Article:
Master of Criminal Justice, Cybercrime Investigation & Cybersecurity Concentration

The Master of Criminal Justice concentration in Cybercrime Investigation & Cybersecurity allows students to develop competency and practical knowledge, enabling them to work with various issues related to cybercrime. By participating in the program, students will gain insight into cybercriminology and the legal practices, practical digital investigative knowledge, and policies related to cybersecurity risk assessment. In addition, going beyond understanding practical and essential knowledge of cybercrime and cybersecurity, students who successfully complete the concentration are eligible to take the forensic examiner exams.

Students who complete the Master of Criminal Justice concentration in Cybercrime Investigation & Cybersecurity will be able to demonstrate:

  • Insight into cyber-criminology and legal practices.
  • Practical digital investigative knowledge.
  • An understanding of the policies related to cybersecurity risk assessment.
  • A command of leadership theories and skills pertaining to the management of criminal justice organizations.

View all Criminal Justice graduate courses.

Amelia Pease

MCJ with concentration in Cybercrime Investigation & Cybersecurity; expected graduation date January 2019

Amelia Pease
Data Analyst, Massachusetts Office for Victim Assistance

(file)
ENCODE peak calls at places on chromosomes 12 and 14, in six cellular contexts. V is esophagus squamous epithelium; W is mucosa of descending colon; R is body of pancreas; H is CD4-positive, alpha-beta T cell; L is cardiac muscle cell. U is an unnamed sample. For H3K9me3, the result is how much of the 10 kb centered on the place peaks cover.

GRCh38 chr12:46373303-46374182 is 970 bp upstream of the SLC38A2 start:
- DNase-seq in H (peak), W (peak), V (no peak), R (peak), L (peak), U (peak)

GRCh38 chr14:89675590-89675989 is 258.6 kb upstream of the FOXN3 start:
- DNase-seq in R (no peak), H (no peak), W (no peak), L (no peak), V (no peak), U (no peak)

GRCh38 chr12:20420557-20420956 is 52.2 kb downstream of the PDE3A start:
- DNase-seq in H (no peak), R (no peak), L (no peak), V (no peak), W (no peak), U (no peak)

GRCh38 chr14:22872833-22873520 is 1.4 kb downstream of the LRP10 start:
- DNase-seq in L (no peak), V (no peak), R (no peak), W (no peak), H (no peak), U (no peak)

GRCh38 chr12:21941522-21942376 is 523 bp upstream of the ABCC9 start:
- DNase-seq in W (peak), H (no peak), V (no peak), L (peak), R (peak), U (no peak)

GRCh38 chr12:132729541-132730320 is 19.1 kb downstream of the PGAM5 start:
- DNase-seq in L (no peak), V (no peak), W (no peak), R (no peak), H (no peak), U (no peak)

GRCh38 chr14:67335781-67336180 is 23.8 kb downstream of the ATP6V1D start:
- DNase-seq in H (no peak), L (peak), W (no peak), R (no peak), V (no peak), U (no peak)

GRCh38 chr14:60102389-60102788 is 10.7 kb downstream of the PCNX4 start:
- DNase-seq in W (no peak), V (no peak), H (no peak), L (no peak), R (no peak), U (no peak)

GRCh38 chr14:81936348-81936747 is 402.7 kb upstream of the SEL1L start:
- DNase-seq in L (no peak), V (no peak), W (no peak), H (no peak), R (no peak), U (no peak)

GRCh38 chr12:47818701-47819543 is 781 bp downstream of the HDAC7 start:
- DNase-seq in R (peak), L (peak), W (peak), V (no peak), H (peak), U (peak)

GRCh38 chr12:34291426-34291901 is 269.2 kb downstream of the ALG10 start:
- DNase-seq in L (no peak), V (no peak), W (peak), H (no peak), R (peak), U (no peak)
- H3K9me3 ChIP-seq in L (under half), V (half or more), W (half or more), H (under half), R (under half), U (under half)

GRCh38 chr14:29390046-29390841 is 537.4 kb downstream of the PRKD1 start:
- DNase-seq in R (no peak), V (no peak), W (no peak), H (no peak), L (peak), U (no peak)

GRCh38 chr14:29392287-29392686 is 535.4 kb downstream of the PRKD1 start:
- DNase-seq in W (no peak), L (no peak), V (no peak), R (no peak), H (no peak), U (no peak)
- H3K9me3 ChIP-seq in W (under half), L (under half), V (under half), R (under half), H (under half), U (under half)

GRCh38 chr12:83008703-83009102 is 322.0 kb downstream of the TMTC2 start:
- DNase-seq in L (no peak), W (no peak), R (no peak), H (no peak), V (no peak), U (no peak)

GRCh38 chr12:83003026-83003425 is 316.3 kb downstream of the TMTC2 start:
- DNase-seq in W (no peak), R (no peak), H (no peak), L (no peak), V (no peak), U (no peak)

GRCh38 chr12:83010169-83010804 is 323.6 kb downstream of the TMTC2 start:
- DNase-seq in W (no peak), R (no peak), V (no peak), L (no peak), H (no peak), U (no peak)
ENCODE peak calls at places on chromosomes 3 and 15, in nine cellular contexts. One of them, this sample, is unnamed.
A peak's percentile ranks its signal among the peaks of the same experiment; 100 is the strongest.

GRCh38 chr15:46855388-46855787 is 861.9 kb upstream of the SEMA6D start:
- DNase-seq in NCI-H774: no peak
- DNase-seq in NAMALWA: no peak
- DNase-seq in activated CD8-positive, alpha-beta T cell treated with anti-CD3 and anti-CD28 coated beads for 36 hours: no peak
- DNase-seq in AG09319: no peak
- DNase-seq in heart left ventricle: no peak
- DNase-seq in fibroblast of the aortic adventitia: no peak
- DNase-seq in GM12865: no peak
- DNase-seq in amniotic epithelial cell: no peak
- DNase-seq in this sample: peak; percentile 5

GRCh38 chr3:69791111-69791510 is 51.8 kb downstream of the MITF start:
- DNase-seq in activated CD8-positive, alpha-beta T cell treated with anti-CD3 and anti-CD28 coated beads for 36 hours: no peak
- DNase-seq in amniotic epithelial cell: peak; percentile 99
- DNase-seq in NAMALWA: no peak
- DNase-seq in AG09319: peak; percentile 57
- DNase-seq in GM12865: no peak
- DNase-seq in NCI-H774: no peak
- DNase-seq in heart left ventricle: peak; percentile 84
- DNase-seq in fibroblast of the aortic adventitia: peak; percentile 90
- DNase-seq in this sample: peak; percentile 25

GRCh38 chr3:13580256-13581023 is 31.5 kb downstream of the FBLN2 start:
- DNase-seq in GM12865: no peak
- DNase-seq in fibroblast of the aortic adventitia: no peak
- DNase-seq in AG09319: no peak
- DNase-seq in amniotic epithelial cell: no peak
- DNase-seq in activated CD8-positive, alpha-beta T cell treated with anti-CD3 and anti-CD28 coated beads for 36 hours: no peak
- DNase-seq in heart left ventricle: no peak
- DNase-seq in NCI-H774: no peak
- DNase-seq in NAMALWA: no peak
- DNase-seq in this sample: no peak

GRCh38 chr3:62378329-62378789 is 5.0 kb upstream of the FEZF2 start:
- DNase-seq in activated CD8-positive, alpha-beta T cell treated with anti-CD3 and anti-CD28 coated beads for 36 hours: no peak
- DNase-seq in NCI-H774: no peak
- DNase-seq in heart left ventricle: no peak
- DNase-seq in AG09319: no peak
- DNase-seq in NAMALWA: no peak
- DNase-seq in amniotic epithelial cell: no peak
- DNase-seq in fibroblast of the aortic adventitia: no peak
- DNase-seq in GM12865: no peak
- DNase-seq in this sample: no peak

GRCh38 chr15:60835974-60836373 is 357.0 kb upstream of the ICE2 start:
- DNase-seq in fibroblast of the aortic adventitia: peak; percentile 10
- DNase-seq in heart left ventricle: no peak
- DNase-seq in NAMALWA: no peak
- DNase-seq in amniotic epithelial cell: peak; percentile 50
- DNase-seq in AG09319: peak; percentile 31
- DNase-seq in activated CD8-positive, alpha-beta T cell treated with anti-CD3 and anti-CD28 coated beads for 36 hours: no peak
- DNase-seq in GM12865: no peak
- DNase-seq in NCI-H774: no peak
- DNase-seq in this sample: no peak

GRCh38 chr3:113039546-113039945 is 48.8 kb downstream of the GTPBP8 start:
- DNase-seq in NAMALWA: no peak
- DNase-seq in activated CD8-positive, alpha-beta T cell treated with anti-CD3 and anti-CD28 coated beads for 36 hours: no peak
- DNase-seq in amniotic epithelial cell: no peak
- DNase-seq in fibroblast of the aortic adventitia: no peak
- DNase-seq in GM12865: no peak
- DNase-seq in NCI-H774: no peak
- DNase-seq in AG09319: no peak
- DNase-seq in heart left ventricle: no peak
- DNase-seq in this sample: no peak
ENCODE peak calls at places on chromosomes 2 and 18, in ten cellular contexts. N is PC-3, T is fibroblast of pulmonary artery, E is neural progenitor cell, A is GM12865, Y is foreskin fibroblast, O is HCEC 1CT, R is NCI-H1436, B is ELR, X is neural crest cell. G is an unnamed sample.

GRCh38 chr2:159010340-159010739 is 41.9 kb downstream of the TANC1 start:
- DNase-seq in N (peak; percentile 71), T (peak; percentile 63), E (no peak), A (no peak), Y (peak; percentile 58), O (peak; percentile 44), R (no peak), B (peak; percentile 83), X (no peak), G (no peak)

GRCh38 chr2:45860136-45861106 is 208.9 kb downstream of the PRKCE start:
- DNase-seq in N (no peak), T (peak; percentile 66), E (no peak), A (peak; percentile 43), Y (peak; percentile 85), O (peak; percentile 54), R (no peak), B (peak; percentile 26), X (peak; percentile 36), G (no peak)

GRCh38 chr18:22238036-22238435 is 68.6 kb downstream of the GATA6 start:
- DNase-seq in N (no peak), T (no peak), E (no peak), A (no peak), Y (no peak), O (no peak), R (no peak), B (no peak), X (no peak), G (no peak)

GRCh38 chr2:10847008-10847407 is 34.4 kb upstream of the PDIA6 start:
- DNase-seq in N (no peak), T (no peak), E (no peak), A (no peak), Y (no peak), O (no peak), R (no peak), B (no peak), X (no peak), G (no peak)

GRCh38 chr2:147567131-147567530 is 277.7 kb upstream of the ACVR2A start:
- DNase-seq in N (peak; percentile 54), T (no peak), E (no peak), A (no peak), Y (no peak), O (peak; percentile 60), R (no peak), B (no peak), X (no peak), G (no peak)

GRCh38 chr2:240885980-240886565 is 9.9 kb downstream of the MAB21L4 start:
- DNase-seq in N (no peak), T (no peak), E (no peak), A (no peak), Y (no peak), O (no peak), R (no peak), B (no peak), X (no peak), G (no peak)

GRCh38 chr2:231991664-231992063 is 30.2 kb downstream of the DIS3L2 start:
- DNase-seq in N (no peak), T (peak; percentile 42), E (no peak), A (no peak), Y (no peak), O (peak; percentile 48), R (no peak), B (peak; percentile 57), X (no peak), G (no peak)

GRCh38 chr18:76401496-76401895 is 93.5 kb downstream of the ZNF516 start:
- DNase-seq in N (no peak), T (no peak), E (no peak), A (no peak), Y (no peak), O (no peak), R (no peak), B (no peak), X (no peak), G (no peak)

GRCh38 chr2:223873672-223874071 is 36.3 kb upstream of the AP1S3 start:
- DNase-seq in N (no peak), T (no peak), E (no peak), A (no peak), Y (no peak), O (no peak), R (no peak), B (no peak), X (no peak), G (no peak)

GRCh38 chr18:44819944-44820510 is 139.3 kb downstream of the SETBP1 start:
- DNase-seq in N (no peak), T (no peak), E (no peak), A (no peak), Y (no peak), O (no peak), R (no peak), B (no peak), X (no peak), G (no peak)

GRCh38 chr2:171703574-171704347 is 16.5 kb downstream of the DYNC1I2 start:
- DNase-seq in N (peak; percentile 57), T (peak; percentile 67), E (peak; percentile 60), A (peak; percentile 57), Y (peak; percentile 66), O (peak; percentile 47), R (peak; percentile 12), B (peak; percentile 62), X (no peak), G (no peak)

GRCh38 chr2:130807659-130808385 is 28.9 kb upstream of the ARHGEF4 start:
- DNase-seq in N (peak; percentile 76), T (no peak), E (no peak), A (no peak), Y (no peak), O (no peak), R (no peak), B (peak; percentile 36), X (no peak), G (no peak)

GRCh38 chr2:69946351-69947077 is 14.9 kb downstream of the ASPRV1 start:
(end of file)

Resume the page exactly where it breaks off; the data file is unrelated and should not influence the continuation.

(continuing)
The Cybercrime Investigation & Cybersecurity program at MET is a close-knit group of students and professors. Whatever your interests are, the professors will work together to get you on the right path. Your classmates are correction officers, Boston Police officers, domestic violence counselors, parole officers, and international federal agents; getting to work closely with them has been an invaluable experience and left me with a robust network of peers in the field.“

Why did you choose MET for your graduate studies? What set MET apart from other programs you were considering?
No other program in the northeast allows you to combine traditional criminal justice studies with the modern cybercrime and cybersecurity concepts that are being used in the field today. I was able to get hands-on experience with the digital forensic tools that are being used today by police and federal law enforcement throughout the country. That dual structure, allowing me a foundation in criminal justice as well as the chance to apply those traditional concepts to the up-and-coming field of cybersecurity, really stood out to me.